That ride in particular was significant because for the final 10 miles I pushed hard. Despite being a pretty flat trail, the final miles on the southern end are rolling. I made the choice to see how hard I could push, and managed a sub-19 minute 5 mile segment in this area. It helped me understand more of what a hard bike workout should feel like.

My running this week was good, however the heat continues to suck. I know that heat is going to be an issue at Badger 100K, so I just need to get used to it. This coming week is going to be my final ramp up week, focusing on as much race day simulation as possible.

Shoe review: Saucony Peregrine ISO

Much of my trail running happens in one of two different shoe models, the Brooks Cascadia and the Saucony Peregrine. For years these have been my go-to shoes, racking up 1,147 miles in various Cascadia models, and 525 miles in Peregrines. Despite having a slight issue with one of my last pairs of Peregines (the insole slipped a bit after 300 miles), I still loved the shoe and racked up a ton of miles on it. I also gave the Peregrine ICE shoes a try this last winter, and I’ve still got enough life in them to use them again this season.

My daily road runner is the Saucony Guide ISO, and I LOVE the ISO platform in those shoes, so when I saw that Saucony was bringing the ISO platform to the Peregrine I had to give it a shot. I picked up a pair about 50 miles ago and have been putting them through my standard trails that I train on, including Afton State Park. If you’re looking for the TL;DR… I have never worn a more comfortable trail shoe than the Peregrine ISO. Period. Stop.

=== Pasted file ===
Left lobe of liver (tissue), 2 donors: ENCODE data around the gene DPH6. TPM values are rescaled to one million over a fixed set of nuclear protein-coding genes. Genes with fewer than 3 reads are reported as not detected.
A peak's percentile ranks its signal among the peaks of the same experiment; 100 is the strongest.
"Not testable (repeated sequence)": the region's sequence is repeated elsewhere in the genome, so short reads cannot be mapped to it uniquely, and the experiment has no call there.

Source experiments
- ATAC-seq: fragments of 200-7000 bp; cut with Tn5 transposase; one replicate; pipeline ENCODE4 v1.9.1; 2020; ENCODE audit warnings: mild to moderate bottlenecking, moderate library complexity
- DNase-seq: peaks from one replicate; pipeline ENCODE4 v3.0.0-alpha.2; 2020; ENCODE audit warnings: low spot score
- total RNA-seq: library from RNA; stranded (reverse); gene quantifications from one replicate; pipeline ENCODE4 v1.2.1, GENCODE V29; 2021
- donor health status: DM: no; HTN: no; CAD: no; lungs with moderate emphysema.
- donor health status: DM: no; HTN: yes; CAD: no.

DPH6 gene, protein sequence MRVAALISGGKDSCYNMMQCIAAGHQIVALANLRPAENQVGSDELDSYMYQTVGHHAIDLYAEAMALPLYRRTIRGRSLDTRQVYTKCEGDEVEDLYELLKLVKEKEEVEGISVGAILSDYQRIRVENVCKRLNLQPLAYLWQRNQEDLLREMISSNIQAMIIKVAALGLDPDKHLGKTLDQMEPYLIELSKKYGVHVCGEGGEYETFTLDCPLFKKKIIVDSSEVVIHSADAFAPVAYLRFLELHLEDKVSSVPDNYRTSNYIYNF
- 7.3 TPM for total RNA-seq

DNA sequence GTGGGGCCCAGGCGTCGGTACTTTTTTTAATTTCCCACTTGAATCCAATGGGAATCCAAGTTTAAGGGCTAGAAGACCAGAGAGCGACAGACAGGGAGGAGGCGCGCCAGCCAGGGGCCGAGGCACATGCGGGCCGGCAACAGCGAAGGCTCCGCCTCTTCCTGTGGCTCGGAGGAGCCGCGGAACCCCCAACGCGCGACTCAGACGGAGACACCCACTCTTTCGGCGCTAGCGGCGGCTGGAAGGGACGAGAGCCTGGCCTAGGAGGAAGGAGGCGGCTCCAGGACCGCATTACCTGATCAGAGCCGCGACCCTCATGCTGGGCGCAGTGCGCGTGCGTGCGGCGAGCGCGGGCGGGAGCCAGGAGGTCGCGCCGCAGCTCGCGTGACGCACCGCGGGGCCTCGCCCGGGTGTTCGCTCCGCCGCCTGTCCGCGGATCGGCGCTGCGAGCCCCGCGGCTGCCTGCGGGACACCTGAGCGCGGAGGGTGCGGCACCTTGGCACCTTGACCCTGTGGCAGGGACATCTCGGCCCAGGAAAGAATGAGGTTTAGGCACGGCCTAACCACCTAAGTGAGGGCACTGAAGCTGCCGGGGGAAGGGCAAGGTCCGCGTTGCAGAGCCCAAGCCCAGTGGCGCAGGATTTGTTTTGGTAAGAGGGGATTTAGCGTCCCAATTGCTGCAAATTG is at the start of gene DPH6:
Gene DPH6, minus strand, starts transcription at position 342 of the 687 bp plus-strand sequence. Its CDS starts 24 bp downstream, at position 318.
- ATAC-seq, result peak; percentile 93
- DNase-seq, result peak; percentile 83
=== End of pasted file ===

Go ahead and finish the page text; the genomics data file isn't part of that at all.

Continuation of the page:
When I first slipped in to the Peregrines there was familiarity. It felt like a Guide ISO in many ways, but also like the old Peregrine. However, the Peregrine ISO felt more soft and supple, and my foot felt like it was sliding into a comfortable slipper. The gusseted tongue was soft and comfortable, and because of the way that the lacing overlays are separated, it still felt light and free. The overall fit was great for my foot and I’ve had zero issue with it on any of my runs.

The outsole is nice and aggressive, and after a misstep with removing the strike plate from the last (pre-ISO) model, they brought it back giving solid protection underfoot. There’s a lot of padding on the back of the heel, which might not appeal to some people, but for me it works well. I still feel like I get a solid lock, though perhaps in time it could break down more than I want.

The shoe is also very breathable, due in part to the way the overlays are separate, and not one big piece. The overlays on the toe box are sparse, and it reminds me of an Altra in this area. I do wonder if the sides of the toe box will eventually wear prematurely (similar to what I’ve heard about Altra), but so far they seem to be solid. As for laces, they are the standard Peregrine laces from years past, which work just fine.